2013 interrogation of triple-murder suspect takes a strange turn
Cracking under pressure
Editor’s note: This is the fourth part in a series on a case overview of the ABC pawn shop murders in Danville, with lead detective, Maj. Kevin Peel.
Although authorities didn’t have him pinpointed as a suspect right away in the ABC pawn shop murders of Michael and Angela Goldsmith and Dan Smith, a phone call from Kenneth Allen Keith’s pastor friend raised many red flags.
Keith would eventually take a deal for life in prison without parole in exchange for his guilty plea. But before that, investigator Major Kevin Peel with the Danville Police Department said Keith had methodically created what he thought was an airtight alibi for that September 2013 day in question.
On a bizarre phone conversation with a pastor friend in Michigan, who called him about the murders, Keith told him exactly where he was throughout the day, down to the minutes. After the friend contacted local authorities and retold his conversation, Peel, the lead detective on the case, went with his gut instincts.
“We had contact via US Marshals the entire time he was on vacation,” Peel said. Keith had made sure to tell his friend on the phone call that he had his van detailed due to a family trip planned to Florida that next weekend.
After looking into Keith for about three weeks, Danville arranged with some ATF agents to do some recordings of phone calls between Keith and the Michigan pastor, Tracy Herald. The only rule was Herald was not legally allowed to ask Keith anything directly, “like ‘did you kill them?’” Peel said. “He could talk to him about anything, but couldn’t do anything we’d ask — it’s called being an agent of the police, and can be considered entrapment.”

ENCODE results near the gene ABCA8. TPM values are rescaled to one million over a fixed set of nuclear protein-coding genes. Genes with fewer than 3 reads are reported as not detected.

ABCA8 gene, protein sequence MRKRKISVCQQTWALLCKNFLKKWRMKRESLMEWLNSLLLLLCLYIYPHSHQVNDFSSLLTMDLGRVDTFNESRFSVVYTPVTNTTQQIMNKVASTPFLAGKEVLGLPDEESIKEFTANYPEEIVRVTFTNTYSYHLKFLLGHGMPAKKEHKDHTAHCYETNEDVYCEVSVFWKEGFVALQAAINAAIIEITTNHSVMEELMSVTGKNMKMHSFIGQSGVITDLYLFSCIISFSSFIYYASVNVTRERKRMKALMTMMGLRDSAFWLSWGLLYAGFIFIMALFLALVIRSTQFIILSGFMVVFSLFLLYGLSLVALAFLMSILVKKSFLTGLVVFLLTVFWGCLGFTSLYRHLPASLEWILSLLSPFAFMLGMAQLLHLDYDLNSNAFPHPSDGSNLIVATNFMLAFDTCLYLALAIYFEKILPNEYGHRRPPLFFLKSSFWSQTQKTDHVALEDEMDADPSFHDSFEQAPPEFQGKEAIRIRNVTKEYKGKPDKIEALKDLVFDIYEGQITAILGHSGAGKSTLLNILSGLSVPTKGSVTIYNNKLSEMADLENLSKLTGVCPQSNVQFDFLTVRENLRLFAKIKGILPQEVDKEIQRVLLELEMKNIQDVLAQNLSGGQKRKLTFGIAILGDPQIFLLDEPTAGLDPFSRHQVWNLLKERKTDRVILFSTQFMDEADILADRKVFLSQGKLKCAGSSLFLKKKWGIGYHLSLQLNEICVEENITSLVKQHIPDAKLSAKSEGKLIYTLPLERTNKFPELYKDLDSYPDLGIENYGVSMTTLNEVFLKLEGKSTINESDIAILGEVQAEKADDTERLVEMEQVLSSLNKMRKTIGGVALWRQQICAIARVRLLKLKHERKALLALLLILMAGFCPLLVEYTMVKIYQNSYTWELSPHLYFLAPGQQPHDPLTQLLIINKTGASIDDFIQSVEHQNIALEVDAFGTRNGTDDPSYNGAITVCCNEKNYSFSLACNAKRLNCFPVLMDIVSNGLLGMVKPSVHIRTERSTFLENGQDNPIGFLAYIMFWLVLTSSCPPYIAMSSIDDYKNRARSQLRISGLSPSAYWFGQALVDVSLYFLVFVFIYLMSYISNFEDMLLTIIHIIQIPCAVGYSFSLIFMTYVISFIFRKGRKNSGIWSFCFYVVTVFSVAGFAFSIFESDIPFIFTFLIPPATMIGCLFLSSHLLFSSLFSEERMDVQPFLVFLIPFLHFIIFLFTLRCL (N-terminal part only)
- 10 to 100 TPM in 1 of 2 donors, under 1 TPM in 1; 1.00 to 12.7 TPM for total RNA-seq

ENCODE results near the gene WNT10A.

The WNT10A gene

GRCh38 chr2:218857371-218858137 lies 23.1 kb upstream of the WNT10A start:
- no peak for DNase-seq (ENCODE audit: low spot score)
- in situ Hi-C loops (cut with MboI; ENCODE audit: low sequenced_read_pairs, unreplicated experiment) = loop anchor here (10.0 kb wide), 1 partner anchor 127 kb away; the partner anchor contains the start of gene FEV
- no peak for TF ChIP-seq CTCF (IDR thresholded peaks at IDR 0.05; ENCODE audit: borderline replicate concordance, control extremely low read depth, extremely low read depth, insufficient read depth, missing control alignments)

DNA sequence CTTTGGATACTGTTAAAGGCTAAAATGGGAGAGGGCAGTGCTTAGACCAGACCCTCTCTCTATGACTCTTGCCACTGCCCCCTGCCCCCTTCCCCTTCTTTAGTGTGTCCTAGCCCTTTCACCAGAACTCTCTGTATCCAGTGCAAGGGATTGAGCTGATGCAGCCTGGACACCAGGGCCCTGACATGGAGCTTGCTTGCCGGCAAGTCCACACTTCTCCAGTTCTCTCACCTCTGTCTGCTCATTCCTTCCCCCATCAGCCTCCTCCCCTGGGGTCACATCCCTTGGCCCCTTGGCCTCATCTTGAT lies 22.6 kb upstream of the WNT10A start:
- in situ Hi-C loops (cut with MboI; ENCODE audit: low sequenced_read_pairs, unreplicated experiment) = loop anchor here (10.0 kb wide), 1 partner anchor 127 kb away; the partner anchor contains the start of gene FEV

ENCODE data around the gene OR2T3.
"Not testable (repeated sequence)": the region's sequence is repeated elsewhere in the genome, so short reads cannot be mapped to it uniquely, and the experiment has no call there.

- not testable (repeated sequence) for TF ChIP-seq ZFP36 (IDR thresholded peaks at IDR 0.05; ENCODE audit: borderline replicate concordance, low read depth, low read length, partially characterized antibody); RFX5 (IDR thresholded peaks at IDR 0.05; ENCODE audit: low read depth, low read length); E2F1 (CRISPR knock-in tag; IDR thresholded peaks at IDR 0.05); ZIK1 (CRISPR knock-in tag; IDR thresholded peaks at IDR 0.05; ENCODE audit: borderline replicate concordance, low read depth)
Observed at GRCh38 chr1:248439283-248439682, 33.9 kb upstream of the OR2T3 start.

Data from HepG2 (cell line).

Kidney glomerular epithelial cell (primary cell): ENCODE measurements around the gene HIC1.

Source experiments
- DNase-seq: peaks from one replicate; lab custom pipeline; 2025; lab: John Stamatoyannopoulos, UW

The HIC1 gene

He said the two calls they recorded “were insane,” and that Herald didn’t have to prompt Keith at all. “He was telling Herald he knew he was going to prison, and his daughter was going to grow up without him. He told Tracy exactly how many times each victim had been shot, and that had never been made public in any way. That was the last bit of information we needed to get the arrest warrant signed,” Peel said.
On Oct. 9, 2013, less than a month from the day of the triple murder, “that small army I told you about — us, with Kentucky State Police and ATF — we all loaded up together” to go to Somerset to execute three search warrants, and they purposely did so all at the same time. They served one on Gold Rush, Keith’s pawn business; one at his church, where his office was located; and one at the church’s parsonage, where his family was living at the time.
“The judge in Pulaski County told me it’s the first time he’d ever signed a warrant on a church. He said he hoped I was right. I hoped I was right, too,” Peel said.
Peel and a KSP detective went to the business, where Keith was alone. They went in nonchalantly, acting as if they were customers at first.
“He finally came out from around back,” Peel said. “It was pretty tense for a while, because he knew we had cameras, and I knew that he knew me.”
Not to mention, there were several guns in the business.
But Peel said as soon as Keith came out, they confronted him and took him without incident. “He didn’t struggle at all. Within his reach were six pistols, including one on his hip,” he said.
Once in custody, Keith was taken to the Somerset Police Department, where Peel and KSP Det. Monte Owens interviewed him. Meanwhile, teams were still at other locations and would relay information to Peel and Owens as they found it, while they were still in the interview.
They interviewed Keith for two hours; he never confessed. But Peel said he gave a lot of information and “said a lot of really strange things.” For instance, Keith had told a lot of people he was a Green Beret or in special forces when he was younger, which has been disproven.